Outfest, the Los Angeles-based nonprofit organization dedicated to nurturing, showcasing, and protecting LGBT media, announced its lineup for the 2019 Outfest Fusion LGBTQ People of Color Film Festival, the only multicultural LGBTQ film festival of its kind. Befitting its mission, this year’s program features ample examples of what queer storytelling can look like in 2019. In addition to showing festival favorites like Rafiki and even upcoming series like Gregg Araki’s Now Apocalypse, Outfest Fusion is also showcasing a number of Latin American films worth checking out.
Winner of Venice’s Queer Lion Award, the Guatemala-set film José is the result of producer George F Robson and director Li Cheng’s anthropological survey of the lives of young gay men across twenty Latin American cities. What they came up with is an intimate neorealist story following José (Enrique Salanic), a 19-year-old who finds escape from his working-class existence in Guatemala City through hook-up apps and casual meetups. But that all changes when he meets Luis (Manolo Herrera), a migrant construction worker from coastal Itzapa, who dreams of a better life for them together. As their whirlwind romances threatens José’s close-knit bond with his mother and promises, perhaps, a chance for something bigger, this quiet drama captures contemporary gay life with aplomb.
Alvaro Delgado Aparicio‘s stunning first feature Retablo offers viewers insight into a small community in the Peruvian Andes. The film focuses on 14-year-old Segundo (Junior Béjar Roca) as his close relationship with his father, whose artisanal talents for creating retablos (vividly hand-painted folk altars) he so admires, begins to crumble. The love and affection that was so apparent between the two is broken once Segundo catches his father (Amiel Cayo) with another man, shattering everything he thought he knew about him and their family. Incorporating Spanish as well as Quechua, and lovingly shooting the gorgeous landscapes around these two men, Delgado Aparicio’s debut is not to be missed.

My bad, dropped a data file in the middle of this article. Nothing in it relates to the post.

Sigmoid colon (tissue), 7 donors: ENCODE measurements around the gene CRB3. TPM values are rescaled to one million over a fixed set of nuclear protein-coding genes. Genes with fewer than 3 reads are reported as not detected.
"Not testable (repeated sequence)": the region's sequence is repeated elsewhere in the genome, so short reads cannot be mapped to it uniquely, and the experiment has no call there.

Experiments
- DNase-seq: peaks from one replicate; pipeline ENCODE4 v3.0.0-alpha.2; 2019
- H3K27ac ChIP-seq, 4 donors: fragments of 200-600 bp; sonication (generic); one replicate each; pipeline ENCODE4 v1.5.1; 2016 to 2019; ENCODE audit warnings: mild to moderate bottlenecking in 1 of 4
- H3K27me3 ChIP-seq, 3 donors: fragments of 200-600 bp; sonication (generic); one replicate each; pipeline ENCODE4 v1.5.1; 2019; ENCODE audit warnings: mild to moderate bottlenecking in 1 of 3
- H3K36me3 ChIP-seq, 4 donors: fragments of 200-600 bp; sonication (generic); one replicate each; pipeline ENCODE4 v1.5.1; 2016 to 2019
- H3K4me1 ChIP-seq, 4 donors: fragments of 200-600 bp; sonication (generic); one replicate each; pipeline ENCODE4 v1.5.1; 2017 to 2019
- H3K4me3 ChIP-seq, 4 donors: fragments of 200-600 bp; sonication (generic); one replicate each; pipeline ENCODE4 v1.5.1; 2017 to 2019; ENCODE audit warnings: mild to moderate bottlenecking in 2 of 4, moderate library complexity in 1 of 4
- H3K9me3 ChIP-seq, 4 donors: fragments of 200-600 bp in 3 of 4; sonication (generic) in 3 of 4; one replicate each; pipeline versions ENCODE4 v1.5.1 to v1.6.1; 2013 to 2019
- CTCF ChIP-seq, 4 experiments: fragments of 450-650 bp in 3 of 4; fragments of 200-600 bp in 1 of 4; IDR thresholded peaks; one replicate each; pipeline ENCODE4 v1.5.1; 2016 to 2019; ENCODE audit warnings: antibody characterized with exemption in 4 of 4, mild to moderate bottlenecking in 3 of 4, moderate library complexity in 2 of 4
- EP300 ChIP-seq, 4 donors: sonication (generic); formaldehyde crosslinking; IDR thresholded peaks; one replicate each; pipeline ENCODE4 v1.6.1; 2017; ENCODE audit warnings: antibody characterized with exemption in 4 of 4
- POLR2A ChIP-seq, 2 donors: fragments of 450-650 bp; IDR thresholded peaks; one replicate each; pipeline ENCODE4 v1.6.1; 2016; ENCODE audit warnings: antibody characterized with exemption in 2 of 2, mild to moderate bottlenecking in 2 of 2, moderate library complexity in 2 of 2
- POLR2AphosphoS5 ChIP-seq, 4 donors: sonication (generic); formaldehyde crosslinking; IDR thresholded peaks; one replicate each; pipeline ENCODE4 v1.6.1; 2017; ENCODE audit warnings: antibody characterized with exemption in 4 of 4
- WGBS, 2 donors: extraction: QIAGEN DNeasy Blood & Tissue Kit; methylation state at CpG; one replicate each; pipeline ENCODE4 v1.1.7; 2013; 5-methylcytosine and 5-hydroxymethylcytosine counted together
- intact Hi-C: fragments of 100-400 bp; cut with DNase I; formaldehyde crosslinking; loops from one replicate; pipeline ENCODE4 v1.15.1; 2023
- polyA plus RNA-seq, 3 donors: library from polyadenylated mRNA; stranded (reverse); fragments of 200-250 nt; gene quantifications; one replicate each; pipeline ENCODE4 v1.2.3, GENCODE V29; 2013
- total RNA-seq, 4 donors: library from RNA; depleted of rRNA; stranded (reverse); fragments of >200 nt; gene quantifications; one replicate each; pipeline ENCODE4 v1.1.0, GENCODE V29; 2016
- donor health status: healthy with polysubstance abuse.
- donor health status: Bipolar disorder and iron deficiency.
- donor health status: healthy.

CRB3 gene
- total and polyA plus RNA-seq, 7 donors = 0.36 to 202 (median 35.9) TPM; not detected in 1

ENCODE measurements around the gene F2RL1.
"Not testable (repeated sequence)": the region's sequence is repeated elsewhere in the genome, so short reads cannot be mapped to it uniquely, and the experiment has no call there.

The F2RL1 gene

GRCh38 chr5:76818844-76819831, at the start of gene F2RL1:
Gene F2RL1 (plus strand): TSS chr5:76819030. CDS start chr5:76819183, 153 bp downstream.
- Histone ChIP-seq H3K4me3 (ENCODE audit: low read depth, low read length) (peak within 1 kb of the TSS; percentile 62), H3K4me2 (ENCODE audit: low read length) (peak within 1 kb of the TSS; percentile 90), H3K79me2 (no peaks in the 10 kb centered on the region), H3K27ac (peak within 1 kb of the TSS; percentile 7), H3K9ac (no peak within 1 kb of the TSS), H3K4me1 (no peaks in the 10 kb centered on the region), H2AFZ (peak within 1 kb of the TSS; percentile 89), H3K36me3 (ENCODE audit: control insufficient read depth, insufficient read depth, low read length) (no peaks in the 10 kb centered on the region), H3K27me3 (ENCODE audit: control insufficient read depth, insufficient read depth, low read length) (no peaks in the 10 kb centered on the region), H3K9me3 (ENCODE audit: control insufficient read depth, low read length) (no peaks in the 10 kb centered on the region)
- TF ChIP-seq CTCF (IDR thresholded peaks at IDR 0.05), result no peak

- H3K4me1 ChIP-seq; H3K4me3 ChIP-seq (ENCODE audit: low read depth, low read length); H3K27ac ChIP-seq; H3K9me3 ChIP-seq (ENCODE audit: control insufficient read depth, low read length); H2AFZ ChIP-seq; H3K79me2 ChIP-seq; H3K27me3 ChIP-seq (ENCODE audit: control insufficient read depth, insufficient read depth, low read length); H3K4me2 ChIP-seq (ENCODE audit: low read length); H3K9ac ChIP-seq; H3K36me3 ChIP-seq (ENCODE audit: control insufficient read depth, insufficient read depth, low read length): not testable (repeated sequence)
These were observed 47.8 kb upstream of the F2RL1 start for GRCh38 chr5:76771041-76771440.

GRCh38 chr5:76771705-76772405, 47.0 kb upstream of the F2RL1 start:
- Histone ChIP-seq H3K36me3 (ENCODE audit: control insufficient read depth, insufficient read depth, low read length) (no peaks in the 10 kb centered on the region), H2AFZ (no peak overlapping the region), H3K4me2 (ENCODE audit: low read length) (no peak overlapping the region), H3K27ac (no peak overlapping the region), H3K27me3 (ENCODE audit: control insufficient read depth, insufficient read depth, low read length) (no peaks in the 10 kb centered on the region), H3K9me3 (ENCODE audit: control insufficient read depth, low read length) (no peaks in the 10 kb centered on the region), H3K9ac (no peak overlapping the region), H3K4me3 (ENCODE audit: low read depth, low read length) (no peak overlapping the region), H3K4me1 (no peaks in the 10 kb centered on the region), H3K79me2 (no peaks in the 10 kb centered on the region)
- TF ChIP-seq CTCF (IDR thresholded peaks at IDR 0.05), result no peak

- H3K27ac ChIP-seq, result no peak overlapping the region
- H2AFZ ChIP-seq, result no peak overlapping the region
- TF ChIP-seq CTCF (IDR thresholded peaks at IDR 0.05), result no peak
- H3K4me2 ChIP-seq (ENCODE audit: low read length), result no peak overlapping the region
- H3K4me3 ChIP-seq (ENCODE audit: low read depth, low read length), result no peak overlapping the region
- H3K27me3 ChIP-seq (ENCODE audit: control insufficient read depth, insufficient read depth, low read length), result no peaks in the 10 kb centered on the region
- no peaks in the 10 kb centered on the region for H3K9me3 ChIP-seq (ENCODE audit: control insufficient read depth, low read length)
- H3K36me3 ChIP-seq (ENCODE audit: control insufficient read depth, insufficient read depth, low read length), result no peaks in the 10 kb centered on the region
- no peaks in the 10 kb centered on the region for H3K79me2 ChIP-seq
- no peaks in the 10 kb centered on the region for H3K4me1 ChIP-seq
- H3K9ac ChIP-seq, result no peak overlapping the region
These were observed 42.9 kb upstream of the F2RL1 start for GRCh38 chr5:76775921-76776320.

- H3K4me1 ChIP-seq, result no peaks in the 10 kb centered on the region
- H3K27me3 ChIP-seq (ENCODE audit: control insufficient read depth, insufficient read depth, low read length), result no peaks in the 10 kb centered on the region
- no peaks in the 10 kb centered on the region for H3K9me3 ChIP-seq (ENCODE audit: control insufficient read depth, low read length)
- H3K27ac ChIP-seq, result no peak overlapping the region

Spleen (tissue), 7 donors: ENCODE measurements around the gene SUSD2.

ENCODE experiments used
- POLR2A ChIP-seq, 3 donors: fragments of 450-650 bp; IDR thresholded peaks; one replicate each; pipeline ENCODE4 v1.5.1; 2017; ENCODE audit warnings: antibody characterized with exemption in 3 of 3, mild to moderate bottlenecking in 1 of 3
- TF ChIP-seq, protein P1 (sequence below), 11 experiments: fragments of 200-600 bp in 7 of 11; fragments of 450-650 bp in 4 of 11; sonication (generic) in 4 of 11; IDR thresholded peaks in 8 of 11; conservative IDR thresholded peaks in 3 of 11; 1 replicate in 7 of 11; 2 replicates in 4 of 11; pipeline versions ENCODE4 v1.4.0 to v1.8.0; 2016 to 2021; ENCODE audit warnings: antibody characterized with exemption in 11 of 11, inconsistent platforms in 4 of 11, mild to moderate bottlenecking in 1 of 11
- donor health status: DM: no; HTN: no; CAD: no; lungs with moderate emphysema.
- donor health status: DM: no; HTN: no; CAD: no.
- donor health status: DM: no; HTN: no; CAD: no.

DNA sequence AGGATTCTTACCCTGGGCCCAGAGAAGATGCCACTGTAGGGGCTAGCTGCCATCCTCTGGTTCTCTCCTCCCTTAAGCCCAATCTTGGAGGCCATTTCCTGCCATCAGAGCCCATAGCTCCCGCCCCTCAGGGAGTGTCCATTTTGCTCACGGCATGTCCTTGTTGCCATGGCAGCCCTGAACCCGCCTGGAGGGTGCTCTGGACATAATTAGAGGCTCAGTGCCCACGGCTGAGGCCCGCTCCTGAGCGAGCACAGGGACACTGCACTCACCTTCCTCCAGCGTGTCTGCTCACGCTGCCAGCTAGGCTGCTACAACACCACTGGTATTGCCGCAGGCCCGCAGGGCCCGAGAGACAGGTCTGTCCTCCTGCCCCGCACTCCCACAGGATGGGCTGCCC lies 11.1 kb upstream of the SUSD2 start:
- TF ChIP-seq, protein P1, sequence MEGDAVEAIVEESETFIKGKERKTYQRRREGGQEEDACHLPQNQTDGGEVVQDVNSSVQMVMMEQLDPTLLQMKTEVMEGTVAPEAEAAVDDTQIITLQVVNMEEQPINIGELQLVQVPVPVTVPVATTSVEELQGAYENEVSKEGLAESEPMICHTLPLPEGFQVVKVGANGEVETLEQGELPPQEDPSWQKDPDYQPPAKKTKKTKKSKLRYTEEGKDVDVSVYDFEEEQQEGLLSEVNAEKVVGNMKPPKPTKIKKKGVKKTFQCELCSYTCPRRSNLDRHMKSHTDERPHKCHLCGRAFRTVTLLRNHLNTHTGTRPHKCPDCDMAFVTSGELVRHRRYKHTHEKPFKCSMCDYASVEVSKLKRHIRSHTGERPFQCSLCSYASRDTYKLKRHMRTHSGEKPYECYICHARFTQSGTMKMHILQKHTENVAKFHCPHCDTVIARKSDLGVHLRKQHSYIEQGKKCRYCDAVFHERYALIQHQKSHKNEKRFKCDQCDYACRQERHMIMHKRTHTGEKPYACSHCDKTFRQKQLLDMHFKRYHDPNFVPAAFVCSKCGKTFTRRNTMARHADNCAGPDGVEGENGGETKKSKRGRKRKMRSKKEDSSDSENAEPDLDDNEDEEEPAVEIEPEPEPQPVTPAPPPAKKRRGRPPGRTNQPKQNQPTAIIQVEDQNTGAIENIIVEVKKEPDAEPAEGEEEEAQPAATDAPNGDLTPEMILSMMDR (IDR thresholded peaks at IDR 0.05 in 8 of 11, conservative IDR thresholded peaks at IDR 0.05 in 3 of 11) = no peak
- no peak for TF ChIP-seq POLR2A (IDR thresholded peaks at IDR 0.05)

For something more fabulous, there’s Marie Losier’s documentary Cassandro, The Exotico! which follows Saúl Armendáriz, the titular luchador. As Cassandro, Armendáriz has made a career elevating the stock character of exótico from drag-clad machista stereotype to transcendent, rhinestone-studded hero. Shot in El Paso and Ciudad Juarez in lustrous 16mm, Marie Losier’s beautifully crafted documentary captures the grit and glam of Lucha Libre. For Cassandro, lucha is a kind of religion, his version of mass. Plus, as a gay man, he admits he loved the lycra, the showmanship, and, of course, the muscled men. Touching also on his darker past, including his addiction and recovery, Cassandro, The Exotico! gives a different look at what wrestling can look like. Bonus: the film will be preceded by Marcos Davalos‘ short film Dreamer, about a gay undocumented DREAMer who breaks into his high school auditorium to dance to his favorite Gloria Estefan song.
Moreover, you can catch the Latinx & Chill shorts program which features projects centered on teenage romance, road trips, the anxieties of being young and trans, and the thrills of rebelling against gender norms. With films from Venezuela, Brazil, and the United States, these shorts show a wide array of queer Latinx experiences, which speaks to Outfest Fusion’s commitment to offering audiences a chance to discover new voices and new stories.
Outfest Fusion runs March 1 – 5, 2019.